While cases of medical negligence are certainly not unheard-of – we have already heard about the case where surgical items being accidentally left inside a patient’s body post-op and the case of TCM treatment gone awry. Sometimes, medical mistakes are the unpleasant outcome of a series of mistakes borne of a flawed system.

Whatever the case, these are not only a cause of action for most patients against their doctors, the medical errors can also take a visceral toll on the patient’s health. Here are five unforeseen cases of medical negligence.

1. Brain haemorrhage mistaken for alcohol intoxication

A man known only as ‘Mr A’ was found at the bottom of a flight of stairs on 31 March 2015 after attending a wine-tasting event, and was sent to hospital shortly before 7pm. A doctor later concluded that he was "drunk and incapable with no significant injuries".

Despite his mother’s complaints that he appeared "extremely disorientated and incoherent", Mr A was pronounced medically fit to leave and discharged the following morning. At home, his condition worsened, and he was rushed to Wishaw General Hospital where a CT scan showed he had a large brain haemorrhage.

Despite an emergency brain surgery at the Southern General in Glasgow, he continues to suffer from seizures as well as speech and memory problems, which affect his employment.

An investigation by the SPSO revealed that Mr A should have had a CT scan upon being admitted to hospital. He could have undergone surgery 24 hours earlier if the health board had "followed the correct procedures".

2. Negligence of seven doctors and two nurses caused hospital $25.6 million verdict

In August 2009, Carl Beauchamp visited the Providence Hospital in Rhode Island after a head injury. In less than 48 hours, staff misdiagnosed, failed to check on him and perform the required diagnostic procedures, failed to inform other staff about his condition and missed signs of his deteriorating condition.

His brain-swelling was not tended to, causing him irreversible brain damage – suffering cognitive, vision, speech and motor problems, he is wheelchair-bound and cannot live without permanent care.

"What was striking about what happened is that so many people were negligent, and that negligence occurred over a 40- hour period of time. That's hard to accept," said Mark Mandell, Beauchamps’ lawyer.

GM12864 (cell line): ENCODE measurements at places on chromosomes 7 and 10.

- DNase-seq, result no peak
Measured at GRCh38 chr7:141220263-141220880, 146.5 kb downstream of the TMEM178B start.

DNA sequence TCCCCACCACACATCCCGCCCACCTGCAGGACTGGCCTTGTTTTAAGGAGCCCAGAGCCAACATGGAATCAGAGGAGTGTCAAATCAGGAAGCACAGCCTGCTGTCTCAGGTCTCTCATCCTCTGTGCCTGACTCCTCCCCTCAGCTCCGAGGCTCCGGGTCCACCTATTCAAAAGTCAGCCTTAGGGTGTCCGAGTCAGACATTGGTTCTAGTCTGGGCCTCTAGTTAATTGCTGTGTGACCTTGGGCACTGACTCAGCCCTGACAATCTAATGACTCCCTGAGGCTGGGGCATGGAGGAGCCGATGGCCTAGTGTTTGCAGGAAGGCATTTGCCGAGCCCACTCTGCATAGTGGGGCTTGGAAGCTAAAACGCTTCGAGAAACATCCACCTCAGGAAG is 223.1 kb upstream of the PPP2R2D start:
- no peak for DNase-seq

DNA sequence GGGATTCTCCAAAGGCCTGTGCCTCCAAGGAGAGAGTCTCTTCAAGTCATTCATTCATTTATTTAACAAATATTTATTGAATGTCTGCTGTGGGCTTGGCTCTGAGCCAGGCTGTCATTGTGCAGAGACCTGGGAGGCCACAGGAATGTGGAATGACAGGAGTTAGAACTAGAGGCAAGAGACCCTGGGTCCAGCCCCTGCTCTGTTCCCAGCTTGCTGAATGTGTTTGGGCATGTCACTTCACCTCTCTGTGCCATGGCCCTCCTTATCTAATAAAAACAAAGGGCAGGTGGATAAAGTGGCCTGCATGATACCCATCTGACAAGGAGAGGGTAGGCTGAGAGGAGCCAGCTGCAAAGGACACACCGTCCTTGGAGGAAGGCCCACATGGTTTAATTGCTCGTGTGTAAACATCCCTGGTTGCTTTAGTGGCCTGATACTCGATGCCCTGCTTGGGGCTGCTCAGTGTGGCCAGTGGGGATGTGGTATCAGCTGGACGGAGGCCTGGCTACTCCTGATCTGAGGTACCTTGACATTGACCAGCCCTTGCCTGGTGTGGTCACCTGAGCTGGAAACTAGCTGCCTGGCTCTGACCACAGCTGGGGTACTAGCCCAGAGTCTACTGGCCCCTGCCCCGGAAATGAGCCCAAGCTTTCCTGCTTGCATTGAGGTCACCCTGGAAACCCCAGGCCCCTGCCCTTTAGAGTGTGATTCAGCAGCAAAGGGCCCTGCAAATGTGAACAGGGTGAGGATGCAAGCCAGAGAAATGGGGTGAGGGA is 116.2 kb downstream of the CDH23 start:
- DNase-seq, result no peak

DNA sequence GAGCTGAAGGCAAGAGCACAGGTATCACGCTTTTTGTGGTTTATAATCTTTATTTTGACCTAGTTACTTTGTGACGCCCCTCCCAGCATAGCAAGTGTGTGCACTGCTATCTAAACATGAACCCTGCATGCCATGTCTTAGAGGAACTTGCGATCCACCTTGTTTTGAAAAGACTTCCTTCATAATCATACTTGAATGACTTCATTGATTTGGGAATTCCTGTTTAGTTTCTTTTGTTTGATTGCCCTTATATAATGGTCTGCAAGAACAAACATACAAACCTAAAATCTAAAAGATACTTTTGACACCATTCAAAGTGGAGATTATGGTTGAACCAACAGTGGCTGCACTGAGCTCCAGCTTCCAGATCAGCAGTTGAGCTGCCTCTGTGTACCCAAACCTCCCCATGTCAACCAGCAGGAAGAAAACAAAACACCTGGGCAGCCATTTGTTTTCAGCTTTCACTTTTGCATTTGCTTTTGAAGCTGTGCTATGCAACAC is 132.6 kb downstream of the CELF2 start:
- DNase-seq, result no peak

The jury delivered a USD $25.6 million verdict against Rhode Island Hospital in the largest negligence verdict ever in the state.

3. Child’s tumour was missed by doctors for seven months

A five-year-old child was referred to a paediatrician at Forth Valley Royal Hospital, UK, in January 2014, for vomiting and headaches. He visited the doctor three more times until July in that same year, but was not diagnosed correctly until August. After collapsing at home, he was admitted to the hospital as an emergency, and scans showed that he had a brain tumour.

Due to the delayed diagnosis and treatment, the tumour could not be removed completely despite the boy having undergone a "lengthy and difficult" surgery. Subsequently, he had to go for chemotherapy, which resulted in neurological defects.

Following a complaint made by the boy’s mother against the health board, an investigation by Scottish Public Services Ombudsman, which consulted paediatric specialists, confirmed that an earlier brain scan and diagnosis "would have meant a smaller tumour and a shorter, less challenging operation".

4. Children robbed of mother after premature birth

Amy Lam, 34, was expecting a second son in August last year. She delivered the baby prematurely, in her home with the help of a neighbour, and was transported to the closest hospital, Harlem Hospital in New York, whereby after a delay, doctors tried, unsuccessfully, to remove her undelivered placenta.

Towards the end of the surgery, Lam went into shock, her blood pressure dropped, and it was suspected she had begun to haemorrhage. She received rapid blood transfusions in the ICU to no avail. Doctors then requested consent from her spouse, Gilbert Kwok, 33, to perform an additional “exploratory” procedure.

Kwok was never made aware of the severity of his wife’s condition. As he was told the surgery would take hours, he went home to take care of their son. At 10pm the same day, he was phoned and informed that his wife’s heart had stopped. She passed away 37 minutes later.

Nearly two months after Lam’s death, an autopsy from the New York City medical examiner’s office is still pending – Lam’s loved ones still have no idea why she died. The family has filed a notice of claim against the hospital on the basis of malpractice and medical negligence. MIMS

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